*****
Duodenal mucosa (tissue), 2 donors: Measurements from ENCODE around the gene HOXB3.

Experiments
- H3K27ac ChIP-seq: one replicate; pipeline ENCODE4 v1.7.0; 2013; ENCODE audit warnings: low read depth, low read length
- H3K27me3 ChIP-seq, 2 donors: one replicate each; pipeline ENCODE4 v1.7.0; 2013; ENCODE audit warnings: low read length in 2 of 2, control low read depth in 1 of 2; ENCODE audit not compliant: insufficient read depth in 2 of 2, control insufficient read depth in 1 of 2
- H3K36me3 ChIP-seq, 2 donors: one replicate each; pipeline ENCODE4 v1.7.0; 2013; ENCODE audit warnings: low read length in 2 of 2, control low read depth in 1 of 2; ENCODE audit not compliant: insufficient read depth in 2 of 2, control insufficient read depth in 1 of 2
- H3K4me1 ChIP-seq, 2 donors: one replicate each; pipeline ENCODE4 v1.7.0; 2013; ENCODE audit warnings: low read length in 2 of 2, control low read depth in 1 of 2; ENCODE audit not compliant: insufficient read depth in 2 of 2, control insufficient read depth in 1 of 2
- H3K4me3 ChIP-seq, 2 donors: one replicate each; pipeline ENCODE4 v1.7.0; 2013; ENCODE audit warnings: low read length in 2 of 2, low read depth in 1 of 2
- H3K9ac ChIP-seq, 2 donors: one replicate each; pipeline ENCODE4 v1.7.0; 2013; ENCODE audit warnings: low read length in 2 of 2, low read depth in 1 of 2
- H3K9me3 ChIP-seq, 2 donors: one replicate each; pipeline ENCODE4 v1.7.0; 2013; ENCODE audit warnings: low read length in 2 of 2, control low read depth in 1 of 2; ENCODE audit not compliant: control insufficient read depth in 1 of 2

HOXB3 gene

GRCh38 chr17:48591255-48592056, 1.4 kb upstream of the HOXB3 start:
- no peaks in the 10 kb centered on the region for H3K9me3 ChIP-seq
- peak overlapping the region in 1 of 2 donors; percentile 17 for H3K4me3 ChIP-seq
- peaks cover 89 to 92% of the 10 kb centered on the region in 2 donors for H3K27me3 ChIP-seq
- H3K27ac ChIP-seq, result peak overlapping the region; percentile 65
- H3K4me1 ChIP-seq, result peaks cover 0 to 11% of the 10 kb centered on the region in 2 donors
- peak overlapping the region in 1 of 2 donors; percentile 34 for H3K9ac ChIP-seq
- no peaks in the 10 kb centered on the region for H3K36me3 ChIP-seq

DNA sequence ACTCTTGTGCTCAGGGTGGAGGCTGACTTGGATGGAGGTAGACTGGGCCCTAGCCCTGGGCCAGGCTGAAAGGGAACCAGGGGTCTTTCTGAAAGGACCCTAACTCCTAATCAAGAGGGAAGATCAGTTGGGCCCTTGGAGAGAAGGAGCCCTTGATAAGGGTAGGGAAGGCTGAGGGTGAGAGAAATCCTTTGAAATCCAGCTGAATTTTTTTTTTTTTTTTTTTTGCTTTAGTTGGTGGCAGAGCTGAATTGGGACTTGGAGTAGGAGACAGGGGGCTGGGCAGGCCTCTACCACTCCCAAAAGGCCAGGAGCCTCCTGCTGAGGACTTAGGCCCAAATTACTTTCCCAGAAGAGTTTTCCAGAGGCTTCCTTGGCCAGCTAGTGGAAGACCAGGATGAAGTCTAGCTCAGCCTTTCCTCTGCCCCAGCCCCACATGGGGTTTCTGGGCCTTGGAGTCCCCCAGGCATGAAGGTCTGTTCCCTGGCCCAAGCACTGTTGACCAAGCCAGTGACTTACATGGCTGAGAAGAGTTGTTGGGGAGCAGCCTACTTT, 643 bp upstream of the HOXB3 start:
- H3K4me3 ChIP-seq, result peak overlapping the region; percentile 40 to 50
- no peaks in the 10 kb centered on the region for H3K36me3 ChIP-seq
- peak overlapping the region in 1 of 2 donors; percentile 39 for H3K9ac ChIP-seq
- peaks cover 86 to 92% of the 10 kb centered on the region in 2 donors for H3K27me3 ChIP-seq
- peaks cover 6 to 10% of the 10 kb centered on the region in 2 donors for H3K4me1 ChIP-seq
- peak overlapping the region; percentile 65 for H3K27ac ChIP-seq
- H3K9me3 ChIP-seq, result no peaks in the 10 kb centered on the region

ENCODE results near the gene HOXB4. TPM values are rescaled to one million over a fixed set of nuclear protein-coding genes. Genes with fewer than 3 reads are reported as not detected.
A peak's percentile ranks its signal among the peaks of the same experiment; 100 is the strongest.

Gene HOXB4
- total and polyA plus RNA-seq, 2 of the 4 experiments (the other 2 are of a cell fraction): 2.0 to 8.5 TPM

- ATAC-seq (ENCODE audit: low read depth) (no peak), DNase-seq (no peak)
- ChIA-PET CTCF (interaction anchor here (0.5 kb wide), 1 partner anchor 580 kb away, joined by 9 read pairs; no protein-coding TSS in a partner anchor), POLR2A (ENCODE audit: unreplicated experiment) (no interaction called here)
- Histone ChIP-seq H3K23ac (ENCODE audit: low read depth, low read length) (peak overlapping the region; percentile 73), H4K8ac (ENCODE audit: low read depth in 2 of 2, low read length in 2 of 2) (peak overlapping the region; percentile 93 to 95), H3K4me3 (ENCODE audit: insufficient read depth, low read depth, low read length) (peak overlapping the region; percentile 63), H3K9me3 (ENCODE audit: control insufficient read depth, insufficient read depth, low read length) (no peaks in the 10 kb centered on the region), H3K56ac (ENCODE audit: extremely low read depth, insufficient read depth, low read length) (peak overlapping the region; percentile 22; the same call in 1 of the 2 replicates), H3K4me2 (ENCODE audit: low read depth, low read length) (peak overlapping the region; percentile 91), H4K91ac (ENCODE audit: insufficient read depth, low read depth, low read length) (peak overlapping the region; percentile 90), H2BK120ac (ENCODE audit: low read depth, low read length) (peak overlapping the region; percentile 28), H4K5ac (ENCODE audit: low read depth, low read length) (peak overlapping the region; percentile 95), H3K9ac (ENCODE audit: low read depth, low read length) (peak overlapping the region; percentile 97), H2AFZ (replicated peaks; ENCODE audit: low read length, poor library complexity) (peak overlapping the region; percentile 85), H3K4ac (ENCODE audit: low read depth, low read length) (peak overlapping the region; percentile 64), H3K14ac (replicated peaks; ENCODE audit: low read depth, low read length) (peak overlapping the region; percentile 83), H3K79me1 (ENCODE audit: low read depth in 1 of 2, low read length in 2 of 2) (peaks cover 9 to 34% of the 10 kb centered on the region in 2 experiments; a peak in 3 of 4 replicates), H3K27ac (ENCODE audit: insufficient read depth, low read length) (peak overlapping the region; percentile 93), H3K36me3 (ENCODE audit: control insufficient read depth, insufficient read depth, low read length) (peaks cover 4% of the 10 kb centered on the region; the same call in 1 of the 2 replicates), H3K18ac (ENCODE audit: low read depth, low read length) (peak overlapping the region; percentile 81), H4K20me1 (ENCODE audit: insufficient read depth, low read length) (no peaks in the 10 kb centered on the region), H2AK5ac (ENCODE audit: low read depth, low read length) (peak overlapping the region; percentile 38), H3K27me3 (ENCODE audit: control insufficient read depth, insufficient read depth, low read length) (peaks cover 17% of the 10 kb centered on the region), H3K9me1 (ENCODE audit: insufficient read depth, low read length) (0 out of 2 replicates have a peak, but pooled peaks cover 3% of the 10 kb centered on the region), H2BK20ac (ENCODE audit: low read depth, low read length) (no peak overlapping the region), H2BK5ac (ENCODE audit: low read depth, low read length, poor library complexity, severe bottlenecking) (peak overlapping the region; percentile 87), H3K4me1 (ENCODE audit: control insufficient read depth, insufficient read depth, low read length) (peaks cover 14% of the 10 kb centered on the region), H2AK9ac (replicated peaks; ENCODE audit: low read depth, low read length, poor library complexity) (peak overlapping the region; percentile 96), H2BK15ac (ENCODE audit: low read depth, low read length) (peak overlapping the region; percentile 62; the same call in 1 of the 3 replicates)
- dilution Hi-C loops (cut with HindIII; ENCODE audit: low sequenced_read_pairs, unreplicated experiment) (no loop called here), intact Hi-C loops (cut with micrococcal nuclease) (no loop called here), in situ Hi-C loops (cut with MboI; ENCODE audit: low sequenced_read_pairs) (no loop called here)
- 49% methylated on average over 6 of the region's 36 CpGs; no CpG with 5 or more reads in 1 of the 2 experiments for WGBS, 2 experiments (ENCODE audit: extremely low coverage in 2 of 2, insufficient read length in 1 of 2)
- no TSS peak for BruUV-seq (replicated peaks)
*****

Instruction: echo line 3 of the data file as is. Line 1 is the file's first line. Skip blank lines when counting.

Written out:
- H3K27ac ChIP-seq: one replicate; pipeline ENCODE4 v1.7.0; 2013; ENCODE audit warnings: low read depth, low read length